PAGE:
Woman considering buying hearing aids.

The numbers don’t lie: at some point in your life, you’re more than likely going to require a hearing aid. A study from NIDCD states that about a quarter of all people from 60 to 75 have some form of loss of hearing, and that number goes up to 50% for those 75 and older. But how can you be sure which hearing aid is correct for you when you recognize it’s your best opportunity to combat loss of hearing? Hearing aids at one time had issues such as vulnerability to water damage and unwanted background noise but cutting-edge hearing aids have solved these sorts of problems. But to ensure that your choice of hearing aid is right for you, there are still things you need to think about.

Directionality is a Crucial Feature

One critical attribute you should pay attention to in a hearing aid is directionality, which is the ability for your hearing aid to focus on the specific noise around you (like a conversation) while reducing background sound to a minimum. Many hearing aids have different directionality systems, which either focus on the noise directly in front of you, the sound that’s coming from different speakers, or a mix of those two.

Will Your Hearing Aid Connect With Your Phone?

It’s become apparent, we’re addicted to our phone as a country. You most likely have some kind of cell phone, either a smartphone or a flip phone. And for those few who don’t actually own a cell phone, you likely still have a land-line. So, how well hearing aid works with your phone is an essential concern when you’re looking at hearing aids. What does it sound like? Do voices sound sharp? Is it Comfortable? Are there any Bluetooth connectivity features available? These are all of the things you should take into account when looking at new hearing aids.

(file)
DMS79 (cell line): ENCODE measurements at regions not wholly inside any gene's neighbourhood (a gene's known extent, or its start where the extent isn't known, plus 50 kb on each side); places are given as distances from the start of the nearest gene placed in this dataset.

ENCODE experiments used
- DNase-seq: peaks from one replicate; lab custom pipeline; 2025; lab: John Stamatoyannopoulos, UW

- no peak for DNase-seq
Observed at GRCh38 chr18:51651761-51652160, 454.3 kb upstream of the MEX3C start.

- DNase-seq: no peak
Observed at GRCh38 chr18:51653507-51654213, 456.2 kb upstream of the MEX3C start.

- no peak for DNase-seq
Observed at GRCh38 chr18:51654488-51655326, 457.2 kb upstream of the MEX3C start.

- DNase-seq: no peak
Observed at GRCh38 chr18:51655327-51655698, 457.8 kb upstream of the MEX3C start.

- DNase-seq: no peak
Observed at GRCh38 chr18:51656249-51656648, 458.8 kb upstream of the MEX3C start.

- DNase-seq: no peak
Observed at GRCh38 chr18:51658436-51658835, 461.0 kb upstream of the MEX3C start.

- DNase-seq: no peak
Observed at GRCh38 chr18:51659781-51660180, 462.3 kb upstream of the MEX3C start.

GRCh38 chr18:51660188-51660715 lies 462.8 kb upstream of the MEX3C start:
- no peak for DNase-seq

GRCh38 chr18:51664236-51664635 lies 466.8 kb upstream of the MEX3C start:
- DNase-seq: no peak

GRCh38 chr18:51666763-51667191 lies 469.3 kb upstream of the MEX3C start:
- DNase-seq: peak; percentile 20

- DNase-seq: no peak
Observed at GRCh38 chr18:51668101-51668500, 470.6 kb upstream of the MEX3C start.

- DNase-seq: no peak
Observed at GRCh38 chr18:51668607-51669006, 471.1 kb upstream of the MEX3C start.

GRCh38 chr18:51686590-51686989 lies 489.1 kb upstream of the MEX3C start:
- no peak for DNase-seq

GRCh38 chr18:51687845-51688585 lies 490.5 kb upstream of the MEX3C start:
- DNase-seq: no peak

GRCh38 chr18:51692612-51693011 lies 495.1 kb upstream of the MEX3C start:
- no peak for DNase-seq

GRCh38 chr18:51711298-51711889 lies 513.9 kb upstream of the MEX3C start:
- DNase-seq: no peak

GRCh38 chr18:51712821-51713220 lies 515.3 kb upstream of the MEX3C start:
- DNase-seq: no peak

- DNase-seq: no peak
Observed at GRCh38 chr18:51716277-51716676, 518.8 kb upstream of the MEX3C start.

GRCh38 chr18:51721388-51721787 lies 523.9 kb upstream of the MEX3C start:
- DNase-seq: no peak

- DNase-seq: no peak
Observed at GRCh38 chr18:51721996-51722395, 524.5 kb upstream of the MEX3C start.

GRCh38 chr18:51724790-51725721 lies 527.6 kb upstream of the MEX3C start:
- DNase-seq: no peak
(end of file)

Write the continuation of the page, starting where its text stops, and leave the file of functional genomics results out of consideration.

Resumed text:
What is The Probability You Would Actually Wear it?

As mentioned above, hearing aid development has advanced by leaps and bounds over the last few years. One of those advances has been the size and shape of hearing aids, which are a lot smaller today. But there are certainly pros and cons. A smaller hearing aid may not be as powerful as a bigger one, so it mostly depends on your hearing specialist’s suggestion and what you want to accomplish with your hearing aid. The little models won’t have the features of the larger models and they may get clogged with earwax but they fit inside your ears almost invisibly. On the other side of it, a behind the ear hearing aid is bigger and might be more obvious, but often come with more directionality features and provide more choices for sound amplification.

What Kind of Background Sound Will You be Exposed to?

Wind interference has been an extreme problem for hearing aid users ever since they were developed. Being outside during a windy day with a traditional hearing aid once meant that you couldn’t hear anything but the wind, which is enough to drive anyone crazy. If you’re an outdoors person or you live in a windy place, you’ll need to find a hearing aid that suppresses wind noise so you can have conversations at a normal volume and steer clear of the headaches that are related to hearing aid wind noises. Looking for more information about how to select the correct hearing aid? Give us a call.

The site information is for educational and informational purposes only and does not constitute medical advice. To receive personalized advice or treatment, schedule an appointment.

Main Line Audiology Consultants, PC